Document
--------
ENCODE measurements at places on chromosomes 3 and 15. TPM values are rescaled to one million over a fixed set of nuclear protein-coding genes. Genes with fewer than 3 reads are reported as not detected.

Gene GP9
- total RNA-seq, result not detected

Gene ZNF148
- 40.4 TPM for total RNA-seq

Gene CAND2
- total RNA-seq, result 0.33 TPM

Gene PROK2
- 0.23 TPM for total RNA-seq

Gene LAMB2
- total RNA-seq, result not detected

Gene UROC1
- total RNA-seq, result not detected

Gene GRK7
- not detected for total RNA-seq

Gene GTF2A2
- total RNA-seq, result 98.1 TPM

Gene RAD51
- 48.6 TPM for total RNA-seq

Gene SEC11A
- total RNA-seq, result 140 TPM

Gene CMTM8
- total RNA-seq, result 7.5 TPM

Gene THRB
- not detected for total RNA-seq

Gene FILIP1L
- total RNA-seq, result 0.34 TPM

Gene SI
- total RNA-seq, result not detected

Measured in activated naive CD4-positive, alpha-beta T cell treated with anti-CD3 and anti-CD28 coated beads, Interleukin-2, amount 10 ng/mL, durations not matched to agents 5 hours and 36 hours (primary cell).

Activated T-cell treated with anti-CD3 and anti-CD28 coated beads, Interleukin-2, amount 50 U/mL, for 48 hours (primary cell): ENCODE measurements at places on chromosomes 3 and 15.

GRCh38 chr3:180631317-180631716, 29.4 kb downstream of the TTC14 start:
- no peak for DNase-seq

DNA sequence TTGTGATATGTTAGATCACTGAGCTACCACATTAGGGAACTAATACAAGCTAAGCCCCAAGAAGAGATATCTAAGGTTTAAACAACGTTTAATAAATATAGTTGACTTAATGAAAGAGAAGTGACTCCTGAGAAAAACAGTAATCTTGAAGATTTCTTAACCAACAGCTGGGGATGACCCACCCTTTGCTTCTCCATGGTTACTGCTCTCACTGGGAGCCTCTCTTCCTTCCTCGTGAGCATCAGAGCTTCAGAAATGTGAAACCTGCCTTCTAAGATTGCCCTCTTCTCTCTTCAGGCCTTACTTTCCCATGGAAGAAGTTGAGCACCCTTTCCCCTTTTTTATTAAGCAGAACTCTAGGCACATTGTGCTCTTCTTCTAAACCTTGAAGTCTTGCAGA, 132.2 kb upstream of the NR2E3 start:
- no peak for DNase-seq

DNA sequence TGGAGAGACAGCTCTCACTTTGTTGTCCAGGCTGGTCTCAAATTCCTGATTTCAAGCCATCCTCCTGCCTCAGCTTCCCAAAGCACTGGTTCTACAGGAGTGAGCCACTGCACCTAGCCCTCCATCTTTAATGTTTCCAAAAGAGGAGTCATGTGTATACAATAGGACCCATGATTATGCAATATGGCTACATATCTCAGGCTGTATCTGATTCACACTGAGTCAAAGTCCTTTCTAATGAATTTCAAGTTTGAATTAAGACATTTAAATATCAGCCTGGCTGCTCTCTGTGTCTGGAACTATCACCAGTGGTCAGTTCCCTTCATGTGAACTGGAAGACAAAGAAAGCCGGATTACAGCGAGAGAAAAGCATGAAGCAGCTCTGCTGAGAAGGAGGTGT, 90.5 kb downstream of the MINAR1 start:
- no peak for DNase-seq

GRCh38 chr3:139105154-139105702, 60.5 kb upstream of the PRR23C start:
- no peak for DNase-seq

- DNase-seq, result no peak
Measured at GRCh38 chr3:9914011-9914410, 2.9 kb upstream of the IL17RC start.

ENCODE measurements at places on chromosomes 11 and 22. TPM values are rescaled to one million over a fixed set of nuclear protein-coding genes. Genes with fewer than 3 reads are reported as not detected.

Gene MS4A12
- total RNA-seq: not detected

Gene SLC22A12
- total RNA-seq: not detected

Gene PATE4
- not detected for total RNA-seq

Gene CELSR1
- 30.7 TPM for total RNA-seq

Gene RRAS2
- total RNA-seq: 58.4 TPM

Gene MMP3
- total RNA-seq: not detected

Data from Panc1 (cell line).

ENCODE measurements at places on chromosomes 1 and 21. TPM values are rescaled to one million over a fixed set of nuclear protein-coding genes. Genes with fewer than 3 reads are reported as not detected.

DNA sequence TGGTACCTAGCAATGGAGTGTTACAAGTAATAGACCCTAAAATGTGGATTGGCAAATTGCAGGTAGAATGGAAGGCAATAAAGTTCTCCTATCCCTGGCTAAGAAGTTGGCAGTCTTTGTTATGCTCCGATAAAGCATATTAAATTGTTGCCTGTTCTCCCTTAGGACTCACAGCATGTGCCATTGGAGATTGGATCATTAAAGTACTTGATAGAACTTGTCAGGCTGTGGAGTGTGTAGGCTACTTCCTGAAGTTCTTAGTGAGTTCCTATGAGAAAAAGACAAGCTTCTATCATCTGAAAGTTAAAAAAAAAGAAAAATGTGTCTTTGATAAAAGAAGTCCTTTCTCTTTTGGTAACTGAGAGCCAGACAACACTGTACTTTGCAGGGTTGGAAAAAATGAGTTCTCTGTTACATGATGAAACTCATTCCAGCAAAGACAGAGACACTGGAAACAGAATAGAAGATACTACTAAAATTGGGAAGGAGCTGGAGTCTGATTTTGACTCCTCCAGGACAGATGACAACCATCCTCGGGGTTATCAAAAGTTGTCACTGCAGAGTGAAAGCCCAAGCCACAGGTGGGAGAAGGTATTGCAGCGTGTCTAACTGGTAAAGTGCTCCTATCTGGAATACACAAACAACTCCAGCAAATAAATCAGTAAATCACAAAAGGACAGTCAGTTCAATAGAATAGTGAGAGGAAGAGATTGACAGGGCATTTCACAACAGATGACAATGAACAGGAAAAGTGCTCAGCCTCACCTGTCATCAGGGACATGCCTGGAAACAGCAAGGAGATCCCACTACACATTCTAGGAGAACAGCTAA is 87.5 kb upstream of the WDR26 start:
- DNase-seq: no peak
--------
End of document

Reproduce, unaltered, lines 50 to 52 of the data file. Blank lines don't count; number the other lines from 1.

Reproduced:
- 30.7 TPM for total RNA-seq

Gene RRAS2
- total RNA-seq: 58.4 TPM